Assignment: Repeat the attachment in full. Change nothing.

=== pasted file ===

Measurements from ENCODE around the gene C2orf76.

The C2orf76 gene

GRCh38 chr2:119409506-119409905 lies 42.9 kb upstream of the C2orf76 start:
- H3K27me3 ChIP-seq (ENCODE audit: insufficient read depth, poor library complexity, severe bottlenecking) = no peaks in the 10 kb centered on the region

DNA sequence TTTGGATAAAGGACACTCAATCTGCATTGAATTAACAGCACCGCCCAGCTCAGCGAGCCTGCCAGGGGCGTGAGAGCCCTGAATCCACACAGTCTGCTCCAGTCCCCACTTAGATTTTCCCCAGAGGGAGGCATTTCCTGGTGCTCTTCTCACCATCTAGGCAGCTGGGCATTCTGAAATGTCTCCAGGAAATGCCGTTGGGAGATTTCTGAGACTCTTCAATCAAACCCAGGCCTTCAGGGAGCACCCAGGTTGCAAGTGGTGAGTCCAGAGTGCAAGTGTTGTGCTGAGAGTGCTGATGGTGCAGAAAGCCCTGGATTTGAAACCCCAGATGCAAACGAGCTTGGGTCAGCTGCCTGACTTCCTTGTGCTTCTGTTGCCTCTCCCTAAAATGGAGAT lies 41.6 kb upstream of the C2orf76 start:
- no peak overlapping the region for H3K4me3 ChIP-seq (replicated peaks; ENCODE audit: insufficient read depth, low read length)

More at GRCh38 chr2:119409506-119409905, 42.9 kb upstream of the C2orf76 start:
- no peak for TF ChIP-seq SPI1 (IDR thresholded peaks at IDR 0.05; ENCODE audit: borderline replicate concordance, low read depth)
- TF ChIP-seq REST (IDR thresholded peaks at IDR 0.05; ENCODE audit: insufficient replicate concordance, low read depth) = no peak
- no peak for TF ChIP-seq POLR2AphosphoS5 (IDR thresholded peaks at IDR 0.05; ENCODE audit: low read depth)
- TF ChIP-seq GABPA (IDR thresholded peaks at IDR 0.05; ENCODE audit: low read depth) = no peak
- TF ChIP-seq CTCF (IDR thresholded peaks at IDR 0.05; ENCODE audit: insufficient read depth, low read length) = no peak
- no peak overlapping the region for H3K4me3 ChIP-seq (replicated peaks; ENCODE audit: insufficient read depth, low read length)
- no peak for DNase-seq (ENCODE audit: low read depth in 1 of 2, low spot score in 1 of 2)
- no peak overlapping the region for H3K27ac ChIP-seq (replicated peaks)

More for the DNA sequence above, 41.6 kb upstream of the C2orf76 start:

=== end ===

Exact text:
Measurements from ENCODE around the gene C2orf76.

The C2orf76 gene

GRCh38 chr2:119409506-119409905 lies 42.9 kb upstream of the C2orf76 start:
- H3K27me3 ChIP-seq (ENCODE audit: insufficient read depth, poor library complexity, severe bottlenecking) = no peaks in the 10 kb centered on the region

DNA sequence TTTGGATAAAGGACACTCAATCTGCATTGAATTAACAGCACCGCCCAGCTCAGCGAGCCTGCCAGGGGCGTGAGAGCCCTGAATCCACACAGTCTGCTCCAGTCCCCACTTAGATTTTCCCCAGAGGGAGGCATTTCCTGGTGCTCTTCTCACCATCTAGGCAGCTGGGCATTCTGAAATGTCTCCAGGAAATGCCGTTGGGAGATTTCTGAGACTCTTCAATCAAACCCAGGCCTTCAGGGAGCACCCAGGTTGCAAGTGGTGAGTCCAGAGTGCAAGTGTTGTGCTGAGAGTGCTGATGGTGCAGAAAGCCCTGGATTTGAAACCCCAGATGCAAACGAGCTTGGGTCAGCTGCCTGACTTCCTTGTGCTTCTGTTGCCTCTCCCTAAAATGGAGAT lies 41.6 kb upstream of the C2orf76 start:
- no peak overlapping the region for H3K4me3 ChIP-seq (replicated peaks; ENCODE audit: insufficient read depth, low read length)

More at GRCh38 chr2:119409506-119409905, 42.9 kb upstream of the C2orf76 start:
- no peak for TF ChIP-seq SPI1 (IDR thresholded peaks at IDR 0.05; ENCODE audit: borderline replicate concordance, low read depth)
- TF ChIP-seq REST (IDR thresholded peaks at IDR 0.05; ENCODE audit: insufficient replicate concordance, low read depth) = no peak
- no peak for TF ChIP-seq POLR2AphosphoS5 (IDR thresholded peaks at IDR 0.05; ENCODE audit: low read depth)
- TF ChIP-seq GABPA (IDR thresholded peaks at IDR 0.05; ENCODE audit: low read depth) = no peak
- TF ChIP-seq CTCF (IDR thresholded peaks at IDR 0.05; ENCODE audit: insufficient read depth, low read length) = no peak
- no peak overlapping the region for H3K4me3 ChIP-seq (replicated peaks; ENCODE audit: insufficient read depth, low read length)
- no peak for DNase-seq (ENCODE audit: low read depth in 1 of 2, low spot score in 1 of 2)
- no peak overlapping the region for H3K27ac ChIP-seq (replicated peaks)

More for the DNA sequence above, 41.6 kb upstream of the C2orf76 start: